leah mc­fall

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No­body chooses to spend a sunny Tues­day af­ter­noon with each of one’s norks com­pressed, be­ing gen­tly ir­ra­di­ated.

“Sorry about this,” she says, nudg­ing my arm over my head. “We just need to get the breast up and away from the ribcage.” For­give me, dar­lings, but a mam­mo­gram re­ally was the high­light of my week. It’s not what I’d call a top five ex­pe­ri­ence; I mean, no­body chooses to spend a sunny Tues­day af­ter­noon with each of one’s norks com­pressed be­tween a base­plate and a top-plate, one knee bent and eyes to the wall, be­ing gen­tly ir­ra­di­ated by a kindly tech­nol­o­gist. But when you turn 45, there you are. You ac­cept it as one of those things your younger self couldn’t have imag­ined would ever hap­pen to you, like preg­nancy haem­or­rhoids, or maybe di­vorce.

I ar­rived late, as I of­ten do. “I’m sorry,” I puffed to the re­cep­tion staff, “I was due for a breast scan five min­utes ago.”

“Oh dear,” said the re­cep­tion­ist clos­est to me. “They’ll only have time to do one.” I paused, then tit­tered along with her.

“Well,” I in­di­cated my mod­est ch­est, “it’s re­ally not go­ing to take long.”

How wrong I was. Any­thing more than a hand­ful would have been eas­ier to get be­tween the plates but un­for­tu­nately, I’ve al­ways had less. Get­ting my girls to lie flat wasn’t easy – they had to be kneaded into place, like small balls of pizza dough.

As I gazed at the wall art (sheep, in a field) it struck me that as a com­puter up­loaded a dig­i­tal im­pres­sion of my breasts, mil­lions of view­ers were try­ing not to gaze at a much more fa­mous pair. At that mo­ment, porn star Stormy Daniels was ex­plain­ing to the world how, in the lead-up to the pres­i­den­tial elec­tion, Don­ald Trump’s le­gal team had in­tim­i­dated her into stay­ing quiet about her sex­ual en­counter with him, years be­fore. The in­ter­view was about money, not sex, so Daniels wore a but­toned-up co­ral shirt over a body that un­til now has made her a liv­ing. A body which may yet un­ravel a pres­i­dency.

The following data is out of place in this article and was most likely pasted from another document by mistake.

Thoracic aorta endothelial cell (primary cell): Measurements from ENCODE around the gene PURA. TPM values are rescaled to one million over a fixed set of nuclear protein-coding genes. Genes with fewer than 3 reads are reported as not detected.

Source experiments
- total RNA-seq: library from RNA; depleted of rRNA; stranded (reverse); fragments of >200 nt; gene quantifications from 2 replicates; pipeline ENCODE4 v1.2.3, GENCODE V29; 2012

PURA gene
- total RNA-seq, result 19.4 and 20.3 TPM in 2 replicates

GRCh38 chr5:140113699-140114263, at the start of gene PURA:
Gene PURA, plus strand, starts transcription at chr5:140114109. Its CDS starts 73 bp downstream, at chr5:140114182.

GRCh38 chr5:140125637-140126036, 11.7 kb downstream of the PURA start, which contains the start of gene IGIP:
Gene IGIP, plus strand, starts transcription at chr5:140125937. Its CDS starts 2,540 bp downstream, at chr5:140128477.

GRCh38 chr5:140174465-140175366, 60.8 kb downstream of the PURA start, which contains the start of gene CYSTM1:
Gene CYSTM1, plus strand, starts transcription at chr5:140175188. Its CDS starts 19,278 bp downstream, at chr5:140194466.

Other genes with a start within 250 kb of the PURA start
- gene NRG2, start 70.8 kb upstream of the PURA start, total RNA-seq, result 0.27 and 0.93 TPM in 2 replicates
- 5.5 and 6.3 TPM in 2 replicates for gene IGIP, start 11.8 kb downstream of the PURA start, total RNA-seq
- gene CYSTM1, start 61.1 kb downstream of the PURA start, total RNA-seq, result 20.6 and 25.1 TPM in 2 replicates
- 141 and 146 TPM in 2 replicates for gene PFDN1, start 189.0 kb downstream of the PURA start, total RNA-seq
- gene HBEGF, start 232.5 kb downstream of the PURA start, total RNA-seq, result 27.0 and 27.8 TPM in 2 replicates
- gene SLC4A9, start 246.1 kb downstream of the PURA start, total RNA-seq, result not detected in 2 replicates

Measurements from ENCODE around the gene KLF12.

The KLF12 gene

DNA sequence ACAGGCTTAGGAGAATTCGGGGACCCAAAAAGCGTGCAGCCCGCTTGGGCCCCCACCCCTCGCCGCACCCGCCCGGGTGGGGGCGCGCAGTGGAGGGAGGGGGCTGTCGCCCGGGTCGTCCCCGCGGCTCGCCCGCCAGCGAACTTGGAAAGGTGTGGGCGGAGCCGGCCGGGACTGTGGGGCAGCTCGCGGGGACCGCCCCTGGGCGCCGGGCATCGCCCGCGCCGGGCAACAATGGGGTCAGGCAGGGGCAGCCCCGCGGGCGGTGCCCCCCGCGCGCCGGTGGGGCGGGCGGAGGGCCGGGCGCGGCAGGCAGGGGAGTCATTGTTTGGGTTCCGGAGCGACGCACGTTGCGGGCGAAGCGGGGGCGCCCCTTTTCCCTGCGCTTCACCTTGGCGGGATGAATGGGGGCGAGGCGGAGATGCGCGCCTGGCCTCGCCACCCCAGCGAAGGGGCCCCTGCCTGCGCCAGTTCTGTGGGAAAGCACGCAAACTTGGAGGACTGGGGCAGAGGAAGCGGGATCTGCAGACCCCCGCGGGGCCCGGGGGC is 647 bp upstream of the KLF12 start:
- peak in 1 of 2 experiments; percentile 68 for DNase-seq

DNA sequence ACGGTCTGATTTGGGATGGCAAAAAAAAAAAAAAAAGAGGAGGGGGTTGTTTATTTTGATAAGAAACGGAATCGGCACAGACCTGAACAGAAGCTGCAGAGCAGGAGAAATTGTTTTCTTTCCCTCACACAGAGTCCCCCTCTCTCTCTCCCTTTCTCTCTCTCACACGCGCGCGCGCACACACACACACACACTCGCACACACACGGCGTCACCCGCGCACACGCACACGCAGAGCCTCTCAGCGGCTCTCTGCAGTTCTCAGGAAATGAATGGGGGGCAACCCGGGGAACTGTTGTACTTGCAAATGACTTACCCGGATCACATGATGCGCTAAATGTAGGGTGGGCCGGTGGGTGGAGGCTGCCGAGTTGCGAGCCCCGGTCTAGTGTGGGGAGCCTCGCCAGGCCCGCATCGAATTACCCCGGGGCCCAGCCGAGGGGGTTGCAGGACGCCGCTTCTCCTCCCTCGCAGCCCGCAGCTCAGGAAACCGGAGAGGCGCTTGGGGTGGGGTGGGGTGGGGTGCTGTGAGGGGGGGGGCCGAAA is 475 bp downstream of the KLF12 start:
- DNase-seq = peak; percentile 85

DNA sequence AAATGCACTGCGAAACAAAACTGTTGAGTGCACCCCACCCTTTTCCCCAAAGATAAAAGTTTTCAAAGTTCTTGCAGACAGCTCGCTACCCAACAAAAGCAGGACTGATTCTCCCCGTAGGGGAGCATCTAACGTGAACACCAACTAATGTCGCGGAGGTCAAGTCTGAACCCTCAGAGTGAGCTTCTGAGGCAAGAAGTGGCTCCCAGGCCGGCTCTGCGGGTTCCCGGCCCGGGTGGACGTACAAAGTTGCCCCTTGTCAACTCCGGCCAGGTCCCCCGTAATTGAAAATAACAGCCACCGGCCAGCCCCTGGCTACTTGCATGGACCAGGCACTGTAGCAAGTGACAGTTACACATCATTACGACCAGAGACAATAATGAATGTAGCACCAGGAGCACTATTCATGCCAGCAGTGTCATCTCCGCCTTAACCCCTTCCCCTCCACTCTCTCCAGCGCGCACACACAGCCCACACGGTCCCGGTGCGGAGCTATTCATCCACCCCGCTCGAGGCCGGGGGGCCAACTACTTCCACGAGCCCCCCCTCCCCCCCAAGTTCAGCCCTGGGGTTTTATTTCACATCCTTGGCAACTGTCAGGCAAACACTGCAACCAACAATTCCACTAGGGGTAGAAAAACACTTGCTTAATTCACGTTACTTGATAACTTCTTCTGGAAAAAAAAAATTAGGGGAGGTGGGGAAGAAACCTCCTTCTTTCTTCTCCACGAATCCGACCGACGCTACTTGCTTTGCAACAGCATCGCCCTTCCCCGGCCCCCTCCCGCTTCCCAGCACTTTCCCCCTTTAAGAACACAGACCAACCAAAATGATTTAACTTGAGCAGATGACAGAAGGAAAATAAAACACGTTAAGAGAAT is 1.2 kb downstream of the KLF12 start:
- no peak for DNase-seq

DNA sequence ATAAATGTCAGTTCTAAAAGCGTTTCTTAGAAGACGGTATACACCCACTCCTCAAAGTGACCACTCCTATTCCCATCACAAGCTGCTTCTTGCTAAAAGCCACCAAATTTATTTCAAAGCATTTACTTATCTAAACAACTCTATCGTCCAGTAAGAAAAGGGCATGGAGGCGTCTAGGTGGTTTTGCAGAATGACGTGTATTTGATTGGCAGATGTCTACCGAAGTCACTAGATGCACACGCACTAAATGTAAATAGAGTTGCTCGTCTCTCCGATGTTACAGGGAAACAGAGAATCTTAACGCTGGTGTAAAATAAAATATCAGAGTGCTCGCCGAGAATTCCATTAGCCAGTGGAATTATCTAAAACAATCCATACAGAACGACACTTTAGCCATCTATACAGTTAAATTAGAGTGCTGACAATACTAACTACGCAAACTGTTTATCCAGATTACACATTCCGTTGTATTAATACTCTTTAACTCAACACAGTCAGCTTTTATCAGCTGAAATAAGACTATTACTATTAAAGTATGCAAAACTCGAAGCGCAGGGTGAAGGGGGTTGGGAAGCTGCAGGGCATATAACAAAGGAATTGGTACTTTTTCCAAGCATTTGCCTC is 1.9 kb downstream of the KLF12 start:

Daniels’ in­ter­view gave her body a voice. But look­ing at my mam­mo­gram im­ages – teardrops of soft tis­sue, mag­ni­fied into a constellation of sil­ver dots – made me lose mine.

It’s weird to look at your own in­sides on an ul­tra­sound. I sup­pose when some peo­ple are shown a den­tal X-ray (of their own kiss­ing, laugh­ing mouth), they might feel re­lieved to see their whole teeth, all the way down to the root, like a grin­ning row of fence ba­tons. It might re­as­sure them; make them think: “Oh, right! My skull is un­der there!” But I feel my­self di­vide in two.

My think­ing brain goes well, of course! I have cells, and there they are! But emo­tion­ally, I’m in shock. I re­mem­ber my am­nio­cen­te­sis – agree­ing to it, be­ing preg­nant at 38 with our first baby, hav­ing weighed the risks and ben­e­fits; hold­ing my part­ner’s hand and stay­ing still for the doc­tor. But when the nee­dle went in, a tear slid down my cheek.

Th­ese close en­coun­ters with our bod­ies – med­i­cal en­coun­ters, which are never on our terms – are what we bear when we live in a so­ci­ety that val­ues our in­di­vid­ual lives. Say­ing “I hate hos­pi­tals” might be true but it’s lazy, too. Hos­pi­tals need to im­prove, in myr­iad ways – we’ve all had bad ex­pe­ri­ences, or heard of them – but I like to find snatches of hu­man­ity in th­ese scans and screens, th­ese mo­ments where your soul and per­son­al­ity, while in­ter­est­ing, aren’t as sig­nif­i­cant as the cells, stars, and con­trails whirling and fad­ing in­side your body.

I’m P keha, with­out re­li­gion, so this comes more eas­ily to me.

Cul­tur­ally, spir­i­tu­ally, hos­pi­tals don’t of­fend me or rub out my iden­tity in ways that can deeply wound or in­tim­i­date many peo­ple. But ac­cept­ing too much med­i­cal in­for­ma­tion, as I now seem to have to do in my 40s, is also a con­scious act of will, and grace, even for me. Some­how, I must find my peace with it.

This is how I do it. I talk; I talk like a two-stroke. At one point, we break off the mam­mo­gram to talk about the mer­its of hot yoga. The tech­ni­cian bends eas­ily at the waist and shows me the Po­lar Bear, the Down­ward-Fac­ing Dog, and the Sun Sa­lu­ta­tion.

I don’t know who feels more ridicu­lous – me, hug­ging an ex­pen­sive over­head pro­jec­tor with my top off and my nip­ples on show, puck­ered by their own em­bar­rass­ment or the tech­ni­cian, her head up­side down and her palm in the sky.

She was so nice. To think her job is to set­tle dozens of ner­vous women a day. I’ll think of her kind­ness when I re­mem­ber the mam­mo­gram and, what­ever the re­sults, I know the sun will still come up, the dogs will face down and my cells will di­vide, over and over, un­til they don’t.

“At one point, we break off the mam­mo­gram to talk about hot yoga. The tech­ni­cian bends and shows me the Po­lar Bear.”

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